It's mid-April and I'm uncertain whether to find a crew to climb for this summer or go-it alone, need advice/counsel!

eyehearttrees

New member
Location
Tampa-Area
Its wild seeing "I can manage with 15/hr," and "no one should charge less than 100," so close together.
Pricing work has always thrown me through a loop. I am usually not involved in that aspect at all, so when I get my own jobs for friends I have told them 50/hr and I am UNINSURED. I did a job today with my gf, no cleanup, took 3.5 hrs. Jobs with the company get 5 star service. So I usually feel weird about leaving the whole thing in the back yard and saying gimme Benjamins. But when I said, "how does 300 sound?" They looked at me funny, like, "pfff that's it?" I came back with, "well you could gimme 350!" And I made the 100/hr I am supposed to get on company time!
So I guess I'm saying, people want to pay more than you expect. Especially when they see what the fuck you can do plus be friendly and profesh. So why not ask for a little more than 20/hr? I bet they want to give you more, especially when you are the bottom price...WITH insurance.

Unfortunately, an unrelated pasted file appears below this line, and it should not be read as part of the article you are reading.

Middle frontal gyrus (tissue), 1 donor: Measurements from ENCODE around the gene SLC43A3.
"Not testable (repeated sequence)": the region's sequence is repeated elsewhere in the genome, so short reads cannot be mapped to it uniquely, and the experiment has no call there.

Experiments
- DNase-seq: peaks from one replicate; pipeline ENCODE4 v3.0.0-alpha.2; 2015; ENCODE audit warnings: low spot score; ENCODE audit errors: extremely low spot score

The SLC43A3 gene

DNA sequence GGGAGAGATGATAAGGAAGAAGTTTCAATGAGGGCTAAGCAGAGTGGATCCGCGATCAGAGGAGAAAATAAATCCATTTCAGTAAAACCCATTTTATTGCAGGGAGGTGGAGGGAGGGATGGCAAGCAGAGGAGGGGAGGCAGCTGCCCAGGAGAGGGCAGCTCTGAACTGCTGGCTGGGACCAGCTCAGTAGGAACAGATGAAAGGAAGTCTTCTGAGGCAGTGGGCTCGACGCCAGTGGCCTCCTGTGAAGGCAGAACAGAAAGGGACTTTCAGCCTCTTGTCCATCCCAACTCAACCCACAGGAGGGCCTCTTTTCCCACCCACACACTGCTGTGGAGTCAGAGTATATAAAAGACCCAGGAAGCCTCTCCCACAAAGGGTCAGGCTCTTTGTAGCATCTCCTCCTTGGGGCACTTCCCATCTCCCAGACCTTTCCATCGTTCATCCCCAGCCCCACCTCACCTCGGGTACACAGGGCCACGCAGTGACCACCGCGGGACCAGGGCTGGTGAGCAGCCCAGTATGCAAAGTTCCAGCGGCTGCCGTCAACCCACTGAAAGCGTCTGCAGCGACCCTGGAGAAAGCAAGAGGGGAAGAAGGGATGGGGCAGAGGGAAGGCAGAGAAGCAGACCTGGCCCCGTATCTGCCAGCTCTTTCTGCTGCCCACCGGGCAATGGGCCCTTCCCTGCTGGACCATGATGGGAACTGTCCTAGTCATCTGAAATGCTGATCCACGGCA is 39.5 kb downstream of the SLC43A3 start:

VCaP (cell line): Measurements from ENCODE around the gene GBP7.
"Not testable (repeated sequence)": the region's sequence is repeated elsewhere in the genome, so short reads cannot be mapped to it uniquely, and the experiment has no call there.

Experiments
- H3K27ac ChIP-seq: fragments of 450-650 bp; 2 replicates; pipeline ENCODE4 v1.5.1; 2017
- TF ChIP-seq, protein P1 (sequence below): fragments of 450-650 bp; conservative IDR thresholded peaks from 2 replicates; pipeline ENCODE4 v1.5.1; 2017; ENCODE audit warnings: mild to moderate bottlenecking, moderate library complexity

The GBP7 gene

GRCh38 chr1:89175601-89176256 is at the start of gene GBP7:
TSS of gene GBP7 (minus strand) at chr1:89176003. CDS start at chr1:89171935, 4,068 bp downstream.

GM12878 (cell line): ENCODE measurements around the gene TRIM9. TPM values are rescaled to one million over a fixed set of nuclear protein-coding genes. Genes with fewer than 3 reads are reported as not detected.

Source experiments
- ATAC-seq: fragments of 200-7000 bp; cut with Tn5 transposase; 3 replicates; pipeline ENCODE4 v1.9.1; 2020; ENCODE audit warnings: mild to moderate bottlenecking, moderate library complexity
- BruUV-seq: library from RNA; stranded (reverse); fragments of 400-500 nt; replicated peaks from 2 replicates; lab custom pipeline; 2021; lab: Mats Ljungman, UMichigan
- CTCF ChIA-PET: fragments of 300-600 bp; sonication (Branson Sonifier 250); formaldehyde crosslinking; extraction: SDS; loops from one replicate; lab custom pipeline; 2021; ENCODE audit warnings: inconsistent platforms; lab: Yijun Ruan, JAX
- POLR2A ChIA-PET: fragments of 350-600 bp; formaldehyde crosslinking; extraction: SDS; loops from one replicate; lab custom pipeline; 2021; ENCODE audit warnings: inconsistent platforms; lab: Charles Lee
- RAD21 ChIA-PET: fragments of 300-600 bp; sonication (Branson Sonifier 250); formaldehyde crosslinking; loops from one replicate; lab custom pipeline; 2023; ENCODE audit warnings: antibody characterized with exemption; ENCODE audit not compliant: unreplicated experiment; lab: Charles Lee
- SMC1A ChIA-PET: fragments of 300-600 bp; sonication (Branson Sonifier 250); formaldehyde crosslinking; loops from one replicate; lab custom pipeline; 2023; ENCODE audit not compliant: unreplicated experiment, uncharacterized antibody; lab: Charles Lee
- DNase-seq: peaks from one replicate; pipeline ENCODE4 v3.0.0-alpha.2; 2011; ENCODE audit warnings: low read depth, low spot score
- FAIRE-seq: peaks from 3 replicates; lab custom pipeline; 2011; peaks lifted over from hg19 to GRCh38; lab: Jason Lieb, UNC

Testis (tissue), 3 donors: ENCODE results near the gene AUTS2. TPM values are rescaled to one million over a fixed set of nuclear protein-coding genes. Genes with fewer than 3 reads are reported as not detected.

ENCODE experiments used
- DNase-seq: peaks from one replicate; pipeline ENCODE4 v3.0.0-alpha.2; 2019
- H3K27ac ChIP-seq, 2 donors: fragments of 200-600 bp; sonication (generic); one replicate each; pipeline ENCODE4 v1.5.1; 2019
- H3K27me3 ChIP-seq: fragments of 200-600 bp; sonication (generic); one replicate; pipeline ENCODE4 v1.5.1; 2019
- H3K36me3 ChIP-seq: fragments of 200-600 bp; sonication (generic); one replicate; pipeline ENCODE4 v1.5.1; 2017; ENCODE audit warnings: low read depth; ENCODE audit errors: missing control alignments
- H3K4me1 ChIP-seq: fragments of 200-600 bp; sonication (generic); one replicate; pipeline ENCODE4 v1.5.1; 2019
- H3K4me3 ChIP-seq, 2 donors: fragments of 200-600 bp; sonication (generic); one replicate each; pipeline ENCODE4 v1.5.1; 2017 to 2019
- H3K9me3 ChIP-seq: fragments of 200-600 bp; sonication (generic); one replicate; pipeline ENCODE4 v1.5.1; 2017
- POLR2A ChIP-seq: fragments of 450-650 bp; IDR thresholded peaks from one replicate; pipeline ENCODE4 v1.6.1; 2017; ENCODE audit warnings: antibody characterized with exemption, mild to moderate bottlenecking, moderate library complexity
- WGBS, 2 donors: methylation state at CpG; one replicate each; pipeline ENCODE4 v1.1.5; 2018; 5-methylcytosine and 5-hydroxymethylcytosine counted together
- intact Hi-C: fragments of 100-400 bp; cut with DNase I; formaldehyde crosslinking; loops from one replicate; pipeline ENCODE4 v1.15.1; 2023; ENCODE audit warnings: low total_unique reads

This has plagued me for over 5yrs as a general-services contractor and is so much harder now that I'm doing tree stuff, for instance now that I have a polesaw I'm offering certain clients a polesaw-hour-fee so I can just go do an hour on their palms (am embarrassed to say how low, again I'm coming from $20 and was at 15 just 2yrs ago before enough customers made-clear they wanted me at 20....I am the absolute worst at pushing for $ in fact this week I got yet-another "you should be charging more" comment from a client and it was just a simple trimming job no chainsaws just the trimmer&blower)

Do you think that, with existing clients who are used to an hourly-fee, that it's smarter to "bump that hourly" or simply move to a quote-system wherein the aim/average works-out to the bumped-rate? Does hourly ever make-sense, or make sense w/ any regularity, with pricing tree jobs?

Am looking for a local company to work for so I can learn this more than anything else (yes, am excited to see others' techniques, of course, but between differentiating palms//trees and just pricing-in-general here in FL I need to see/experience more than I personally have / more than I've witnessed via the 2 putzy groups I do some climbing for..)
 

eyehearttrees

New member
Location
Tampa-Area